False albie. Bonito. Football. Hardhead. Bomber. These are only a few of the nicknames for the little tunny. All around the Florida coastline, from the northern Gulf of Mexico to the Florida-Georgia line, this small member of the tuna family can be caught in good numbers on fly tackle.
During this FS Seminar, Rick Ryals ventures 60 miles offshore of Jacksonville Beach in search of fast-moving pelagics. Bruiser blackfin tuna, wahoo, and dolphin gobbled hard-plastic lipped diving plugs, in favor of natural presentations.
I remember vividly the day I discovered the pleasure of fishing water with current. One day, on a whim, I took my boys—they were very young then—to the Santa Fe River north of Gainesville. We found gin-clear springs spaced perfectly for swim breaks. Eel grass waved in the current. Silver mullet darted, while golden shiners and snails slowly foraged on the algae growing on the blades of grass.
Flounder—the southern and Gulf varieties— are the ultimate bottom-dwellers, shuffling into sand or mud to lie in ambush. Flatties, or “doormats” when they get big, like their meals low and tight, so you’ll do best to keep a tempting bait in their zone.
I have long used tandem rigs, both in fresh and salt water. If you’ve ever fished topwater poppers and bugs and dealt with half-hearted strikes, it may have been during cold weather or when the surface was flat-calm under a high sun. That’s when a dropper fly can seal the deal for you.
As I get the opportunity to test many boats throughout the year, one thing I see all too often is manufacturers that don’t spend enough time on the water using their own products. If they did, switches would be easier to see and systems would have better access. Along these same lines some boat builders use anti-skid as more of a design pattern instead of its intended use of a secure place to step.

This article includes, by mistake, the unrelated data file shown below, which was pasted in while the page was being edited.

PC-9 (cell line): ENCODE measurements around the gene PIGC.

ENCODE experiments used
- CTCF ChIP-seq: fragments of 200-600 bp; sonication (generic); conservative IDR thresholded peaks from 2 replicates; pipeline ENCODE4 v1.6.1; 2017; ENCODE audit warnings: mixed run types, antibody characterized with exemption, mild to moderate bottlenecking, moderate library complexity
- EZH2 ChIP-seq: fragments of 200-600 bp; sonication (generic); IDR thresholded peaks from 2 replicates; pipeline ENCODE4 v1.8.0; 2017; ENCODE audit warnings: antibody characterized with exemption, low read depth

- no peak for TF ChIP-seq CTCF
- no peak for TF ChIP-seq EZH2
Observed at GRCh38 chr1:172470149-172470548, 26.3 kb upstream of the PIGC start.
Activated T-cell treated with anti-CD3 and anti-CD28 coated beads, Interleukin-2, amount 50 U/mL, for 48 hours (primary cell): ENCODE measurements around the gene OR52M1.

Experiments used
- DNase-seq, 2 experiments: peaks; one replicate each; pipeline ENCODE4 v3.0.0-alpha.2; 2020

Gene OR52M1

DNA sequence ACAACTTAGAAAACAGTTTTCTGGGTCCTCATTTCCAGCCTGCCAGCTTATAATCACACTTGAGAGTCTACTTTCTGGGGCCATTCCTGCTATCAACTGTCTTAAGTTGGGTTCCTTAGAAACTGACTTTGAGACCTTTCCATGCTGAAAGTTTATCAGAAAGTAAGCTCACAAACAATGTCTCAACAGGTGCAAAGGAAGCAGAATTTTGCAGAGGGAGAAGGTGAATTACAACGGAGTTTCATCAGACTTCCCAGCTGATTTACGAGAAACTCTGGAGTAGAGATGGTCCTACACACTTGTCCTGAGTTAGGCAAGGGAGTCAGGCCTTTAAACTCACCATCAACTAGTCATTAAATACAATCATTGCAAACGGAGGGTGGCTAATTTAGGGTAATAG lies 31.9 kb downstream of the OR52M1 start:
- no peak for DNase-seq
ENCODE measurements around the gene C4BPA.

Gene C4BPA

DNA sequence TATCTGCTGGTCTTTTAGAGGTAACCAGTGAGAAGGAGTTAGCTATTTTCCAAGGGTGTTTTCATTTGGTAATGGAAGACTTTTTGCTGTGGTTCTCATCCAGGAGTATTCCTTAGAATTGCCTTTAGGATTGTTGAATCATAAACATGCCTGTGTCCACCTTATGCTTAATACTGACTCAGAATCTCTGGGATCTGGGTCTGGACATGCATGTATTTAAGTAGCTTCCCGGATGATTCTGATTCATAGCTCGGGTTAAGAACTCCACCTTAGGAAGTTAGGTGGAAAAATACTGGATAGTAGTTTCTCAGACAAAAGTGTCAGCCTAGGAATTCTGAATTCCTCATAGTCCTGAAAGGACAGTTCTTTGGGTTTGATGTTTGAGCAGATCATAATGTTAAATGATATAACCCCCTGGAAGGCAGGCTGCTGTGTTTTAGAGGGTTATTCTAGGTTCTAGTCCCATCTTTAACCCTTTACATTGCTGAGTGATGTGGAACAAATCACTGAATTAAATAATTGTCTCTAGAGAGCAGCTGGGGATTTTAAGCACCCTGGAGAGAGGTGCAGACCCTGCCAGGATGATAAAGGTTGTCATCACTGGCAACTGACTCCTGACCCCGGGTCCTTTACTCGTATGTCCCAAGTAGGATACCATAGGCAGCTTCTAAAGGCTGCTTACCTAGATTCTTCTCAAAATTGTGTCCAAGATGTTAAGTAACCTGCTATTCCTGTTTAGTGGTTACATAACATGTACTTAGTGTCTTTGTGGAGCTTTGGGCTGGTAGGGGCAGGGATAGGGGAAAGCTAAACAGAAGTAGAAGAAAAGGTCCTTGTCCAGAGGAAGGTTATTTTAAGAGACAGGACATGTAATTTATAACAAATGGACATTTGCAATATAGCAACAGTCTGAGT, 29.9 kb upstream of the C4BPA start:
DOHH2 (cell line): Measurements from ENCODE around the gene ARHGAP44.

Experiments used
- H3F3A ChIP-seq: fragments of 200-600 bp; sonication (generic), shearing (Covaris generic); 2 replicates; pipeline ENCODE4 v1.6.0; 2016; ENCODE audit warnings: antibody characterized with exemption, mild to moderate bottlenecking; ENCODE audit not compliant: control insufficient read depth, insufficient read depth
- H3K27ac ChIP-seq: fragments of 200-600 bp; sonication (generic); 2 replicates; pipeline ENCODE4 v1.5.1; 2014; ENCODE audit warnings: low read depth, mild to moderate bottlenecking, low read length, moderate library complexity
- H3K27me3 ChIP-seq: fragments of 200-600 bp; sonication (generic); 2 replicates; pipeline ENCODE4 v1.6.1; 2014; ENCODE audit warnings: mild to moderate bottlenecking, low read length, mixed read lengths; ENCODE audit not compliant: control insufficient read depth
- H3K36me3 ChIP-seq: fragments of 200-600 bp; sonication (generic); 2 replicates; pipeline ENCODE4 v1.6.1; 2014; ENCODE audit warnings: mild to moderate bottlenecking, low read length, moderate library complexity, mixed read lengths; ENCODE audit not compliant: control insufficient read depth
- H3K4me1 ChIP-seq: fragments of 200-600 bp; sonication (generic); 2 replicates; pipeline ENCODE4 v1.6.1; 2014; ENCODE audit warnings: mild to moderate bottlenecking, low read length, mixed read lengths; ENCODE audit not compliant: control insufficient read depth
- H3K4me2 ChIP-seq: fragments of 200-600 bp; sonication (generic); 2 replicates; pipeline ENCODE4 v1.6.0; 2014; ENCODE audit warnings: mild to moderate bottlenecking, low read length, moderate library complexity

It was easy to see the advantage of the device immediately, but I’d guess even Oliverio at that time had no idea just how successful the product would become. Not only are power anchors now standard equipment on all well-equipped flats boats, but most tournament bass boats sport a pair of them on the transom.
You stopped being a snorkeler the second you left the surface and entered a new realm and a sport that will challenge and reward you and combine three of your favorite things: hunting, fishing and diving. As with any other sport on the water, there is a lot to learn and safety is the number one priority with anyone wanting to go past the snorkeling phase.
Spoil the reed and spare the fish. Let’s face it. Dropping even the smallest anchor in a tidal creek or wilderness canal can turn off the fish. Whether it’s the splash, or simply because fish sense your presence, they can be frightened by anchors, particularly in tight quarters.
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